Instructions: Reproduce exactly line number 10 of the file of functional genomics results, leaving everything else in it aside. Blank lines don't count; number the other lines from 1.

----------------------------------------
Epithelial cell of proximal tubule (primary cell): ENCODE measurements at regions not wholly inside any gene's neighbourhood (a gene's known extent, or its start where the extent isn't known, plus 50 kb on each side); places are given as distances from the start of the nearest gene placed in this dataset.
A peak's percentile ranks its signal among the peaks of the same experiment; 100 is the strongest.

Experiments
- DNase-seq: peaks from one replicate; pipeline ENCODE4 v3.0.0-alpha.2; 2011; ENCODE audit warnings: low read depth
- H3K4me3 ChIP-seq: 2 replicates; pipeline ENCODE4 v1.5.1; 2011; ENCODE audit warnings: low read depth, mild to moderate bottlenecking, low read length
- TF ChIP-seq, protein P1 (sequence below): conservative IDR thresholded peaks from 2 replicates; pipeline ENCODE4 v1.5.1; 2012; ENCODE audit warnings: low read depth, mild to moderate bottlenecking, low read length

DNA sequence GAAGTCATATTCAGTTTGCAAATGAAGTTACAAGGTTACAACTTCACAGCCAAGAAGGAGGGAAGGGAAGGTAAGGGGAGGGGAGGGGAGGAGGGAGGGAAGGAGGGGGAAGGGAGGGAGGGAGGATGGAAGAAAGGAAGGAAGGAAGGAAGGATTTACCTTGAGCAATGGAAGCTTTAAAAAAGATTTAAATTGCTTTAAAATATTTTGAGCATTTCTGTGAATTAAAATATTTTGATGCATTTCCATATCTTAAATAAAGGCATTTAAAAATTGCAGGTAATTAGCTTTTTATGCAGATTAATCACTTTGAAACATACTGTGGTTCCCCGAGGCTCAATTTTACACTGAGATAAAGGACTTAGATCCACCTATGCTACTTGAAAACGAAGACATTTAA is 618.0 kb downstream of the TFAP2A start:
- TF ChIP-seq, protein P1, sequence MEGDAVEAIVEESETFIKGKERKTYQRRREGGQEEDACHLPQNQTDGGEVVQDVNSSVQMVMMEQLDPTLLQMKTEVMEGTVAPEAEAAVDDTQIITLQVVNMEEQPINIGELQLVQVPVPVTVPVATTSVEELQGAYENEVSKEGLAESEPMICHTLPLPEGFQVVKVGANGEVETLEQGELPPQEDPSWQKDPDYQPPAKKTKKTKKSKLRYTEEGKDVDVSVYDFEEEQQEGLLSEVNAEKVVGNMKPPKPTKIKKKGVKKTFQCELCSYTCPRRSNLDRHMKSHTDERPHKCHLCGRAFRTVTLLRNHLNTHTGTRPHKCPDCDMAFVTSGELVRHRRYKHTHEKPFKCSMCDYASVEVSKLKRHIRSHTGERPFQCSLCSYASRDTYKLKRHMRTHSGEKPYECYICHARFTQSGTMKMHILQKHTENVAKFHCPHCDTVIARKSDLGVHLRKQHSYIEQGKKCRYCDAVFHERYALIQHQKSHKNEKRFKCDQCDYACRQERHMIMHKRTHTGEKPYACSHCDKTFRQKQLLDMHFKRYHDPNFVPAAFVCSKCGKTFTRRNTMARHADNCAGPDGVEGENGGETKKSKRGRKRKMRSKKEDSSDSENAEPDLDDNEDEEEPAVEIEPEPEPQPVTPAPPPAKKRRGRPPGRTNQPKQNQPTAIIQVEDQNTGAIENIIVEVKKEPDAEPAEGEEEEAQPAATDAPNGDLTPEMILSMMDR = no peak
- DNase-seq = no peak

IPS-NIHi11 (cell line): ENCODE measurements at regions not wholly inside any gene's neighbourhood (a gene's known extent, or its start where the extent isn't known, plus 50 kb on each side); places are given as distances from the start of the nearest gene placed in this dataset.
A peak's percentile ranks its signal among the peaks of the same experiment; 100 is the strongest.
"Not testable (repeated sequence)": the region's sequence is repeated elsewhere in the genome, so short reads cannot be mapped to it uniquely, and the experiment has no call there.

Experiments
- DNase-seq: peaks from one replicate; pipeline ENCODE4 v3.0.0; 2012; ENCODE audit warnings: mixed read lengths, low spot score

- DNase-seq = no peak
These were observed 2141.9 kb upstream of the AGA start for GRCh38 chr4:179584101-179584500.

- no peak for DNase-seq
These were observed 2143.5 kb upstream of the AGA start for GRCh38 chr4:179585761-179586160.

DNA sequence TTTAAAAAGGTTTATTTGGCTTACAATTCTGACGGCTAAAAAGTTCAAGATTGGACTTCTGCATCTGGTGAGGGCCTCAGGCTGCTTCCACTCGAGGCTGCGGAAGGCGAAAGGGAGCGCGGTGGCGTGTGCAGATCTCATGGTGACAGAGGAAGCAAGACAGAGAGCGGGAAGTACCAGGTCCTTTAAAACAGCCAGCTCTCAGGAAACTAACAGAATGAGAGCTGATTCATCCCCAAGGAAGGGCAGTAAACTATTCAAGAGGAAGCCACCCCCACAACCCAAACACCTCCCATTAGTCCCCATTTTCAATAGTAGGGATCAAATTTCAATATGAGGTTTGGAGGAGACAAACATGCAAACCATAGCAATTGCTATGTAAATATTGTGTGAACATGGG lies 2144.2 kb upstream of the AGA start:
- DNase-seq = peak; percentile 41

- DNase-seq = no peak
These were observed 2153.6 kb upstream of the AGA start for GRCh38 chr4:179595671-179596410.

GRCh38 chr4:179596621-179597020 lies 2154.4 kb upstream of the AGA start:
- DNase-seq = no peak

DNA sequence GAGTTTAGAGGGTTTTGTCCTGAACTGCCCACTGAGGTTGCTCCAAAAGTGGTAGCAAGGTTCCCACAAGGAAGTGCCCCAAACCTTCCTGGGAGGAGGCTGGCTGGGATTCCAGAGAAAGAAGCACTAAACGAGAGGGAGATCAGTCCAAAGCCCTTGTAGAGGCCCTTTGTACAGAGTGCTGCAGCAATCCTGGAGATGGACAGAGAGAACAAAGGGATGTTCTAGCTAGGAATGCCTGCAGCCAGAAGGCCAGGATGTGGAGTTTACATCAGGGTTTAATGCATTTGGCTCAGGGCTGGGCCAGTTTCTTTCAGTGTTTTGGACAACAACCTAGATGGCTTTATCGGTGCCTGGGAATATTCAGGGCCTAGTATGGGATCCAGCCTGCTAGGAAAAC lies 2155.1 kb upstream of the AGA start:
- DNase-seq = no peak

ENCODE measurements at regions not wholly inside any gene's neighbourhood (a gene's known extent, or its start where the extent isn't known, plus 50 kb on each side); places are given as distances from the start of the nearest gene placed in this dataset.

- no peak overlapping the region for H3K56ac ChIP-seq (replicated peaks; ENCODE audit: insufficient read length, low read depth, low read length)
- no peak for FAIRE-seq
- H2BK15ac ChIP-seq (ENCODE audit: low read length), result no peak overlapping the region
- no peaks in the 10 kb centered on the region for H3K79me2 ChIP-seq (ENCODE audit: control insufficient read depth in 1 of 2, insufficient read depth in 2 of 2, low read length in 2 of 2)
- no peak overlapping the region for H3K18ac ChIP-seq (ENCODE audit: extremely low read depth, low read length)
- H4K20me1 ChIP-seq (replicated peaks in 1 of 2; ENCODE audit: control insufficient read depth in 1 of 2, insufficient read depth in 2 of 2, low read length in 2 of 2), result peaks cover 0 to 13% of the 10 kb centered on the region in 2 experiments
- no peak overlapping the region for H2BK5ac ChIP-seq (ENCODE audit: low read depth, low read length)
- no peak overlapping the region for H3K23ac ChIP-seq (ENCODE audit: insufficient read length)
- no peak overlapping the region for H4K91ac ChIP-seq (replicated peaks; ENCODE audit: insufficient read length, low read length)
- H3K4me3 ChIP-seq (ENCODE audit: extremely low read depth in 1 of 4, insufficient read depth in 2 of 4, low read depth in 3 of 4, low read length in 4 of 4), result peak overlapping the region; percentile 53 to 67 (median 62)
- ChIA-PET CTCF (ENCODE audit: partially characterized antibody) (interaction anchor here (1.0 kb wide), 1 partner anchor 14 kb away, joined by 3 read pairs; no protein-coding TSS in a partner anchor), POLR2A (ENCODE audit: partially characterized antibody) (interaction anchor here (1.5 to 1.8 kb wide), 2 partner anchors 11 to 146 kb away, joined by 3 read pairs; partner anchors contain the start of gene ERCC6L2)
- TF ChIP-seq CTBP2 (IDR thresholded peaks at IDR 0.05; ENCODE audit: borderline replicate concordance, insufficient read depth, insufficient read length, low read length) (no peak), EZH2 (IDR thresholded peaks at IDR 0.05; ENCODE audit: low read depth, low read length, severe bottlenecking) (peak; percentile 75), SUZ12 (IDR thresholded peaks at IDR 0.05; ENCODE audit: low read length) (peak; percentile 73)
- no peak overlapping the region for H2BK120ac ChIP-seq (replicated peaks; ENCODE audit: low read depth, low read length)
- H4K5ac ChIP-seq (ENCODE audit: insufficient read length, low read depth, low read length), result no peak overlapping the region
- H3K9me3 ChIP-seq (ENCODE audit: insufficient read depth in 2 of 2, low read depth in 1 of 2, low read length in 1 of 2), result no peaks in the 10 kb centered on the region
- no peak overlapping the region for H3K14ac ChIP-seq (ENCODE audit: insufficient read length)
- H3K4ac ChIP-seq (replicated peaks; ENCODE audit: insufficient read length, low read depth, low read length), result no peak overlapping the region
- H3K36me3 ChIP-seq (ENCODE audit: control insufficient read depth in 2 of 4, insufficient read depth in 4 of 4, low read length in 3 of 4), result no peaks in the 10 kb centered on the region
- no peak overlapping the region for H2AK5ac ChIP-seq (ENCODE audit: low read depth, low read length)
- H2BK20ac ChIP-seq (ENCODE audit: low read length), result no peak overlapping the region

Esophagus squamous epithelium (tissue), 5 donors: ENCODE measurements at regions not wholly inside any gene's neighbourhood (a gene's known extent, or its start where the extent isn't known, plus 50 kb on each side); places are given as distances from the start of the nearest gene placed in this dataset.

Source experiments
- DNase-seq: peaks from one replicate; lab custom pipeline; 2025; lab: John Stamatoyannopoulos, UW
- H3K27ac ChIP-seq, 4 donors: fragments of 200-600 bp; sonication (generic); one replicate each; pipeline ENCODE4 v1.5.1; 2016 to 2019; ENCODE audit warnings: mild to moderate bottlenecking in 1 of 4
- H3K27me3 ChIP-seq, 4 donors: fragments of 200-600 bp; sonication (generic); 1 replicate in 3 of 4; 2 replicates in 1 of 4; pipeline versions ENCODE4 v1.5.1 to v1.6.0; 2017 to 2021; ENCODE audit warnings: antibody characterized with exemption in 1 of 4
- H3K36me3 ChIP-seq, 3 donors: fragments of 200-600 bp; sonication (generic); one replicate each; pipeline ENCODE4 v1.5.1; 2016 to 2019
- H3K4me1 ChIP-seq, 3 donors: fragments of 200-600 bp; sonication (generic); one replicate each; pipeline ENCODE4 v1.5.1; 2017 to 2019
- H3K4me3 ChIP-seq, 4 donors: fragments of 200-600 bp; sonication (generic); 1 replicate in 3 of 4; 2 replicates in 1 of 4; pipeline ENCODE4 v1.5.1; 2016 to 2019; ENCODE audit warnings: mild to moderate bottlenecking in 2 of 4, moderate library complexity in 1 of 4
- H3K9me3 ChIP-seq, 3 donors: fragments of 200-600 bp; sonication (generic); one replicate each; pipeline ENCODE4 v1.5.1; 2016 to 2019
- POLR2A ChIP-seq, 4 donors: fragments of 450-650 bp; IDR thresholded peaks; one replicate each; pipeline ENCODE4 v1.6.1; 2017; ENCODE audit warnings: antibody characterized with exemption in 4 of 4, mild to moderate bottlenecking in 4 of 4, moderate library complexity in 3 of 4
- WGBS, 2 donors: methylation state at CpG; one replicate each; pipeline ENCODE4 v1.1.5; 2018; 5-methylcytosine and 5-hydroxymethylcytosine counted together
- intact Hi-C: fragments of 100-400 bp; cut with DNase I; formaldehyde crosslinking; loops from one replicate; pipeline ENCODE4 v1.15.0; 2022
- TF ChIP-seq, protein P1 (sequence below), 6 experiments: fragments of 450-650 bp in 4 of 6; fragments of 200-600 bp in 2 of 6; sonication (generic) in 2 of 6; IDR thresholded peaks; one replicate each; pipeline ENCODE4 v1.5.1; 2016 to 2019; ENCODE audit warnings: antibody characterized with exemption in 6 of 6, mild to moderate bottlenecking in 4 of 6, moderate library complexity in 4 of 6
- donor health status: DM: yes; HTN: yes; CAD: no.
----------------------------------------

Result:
IPS-NIHi11 (cell line): ENCODE measurements at regions not wholly inside any gene's neighbourhood (a gene's known extent, or its start where the extent isn't known, plus 50 kb on each side); places are given as distances from the start of the nearest gene placed in this dataset.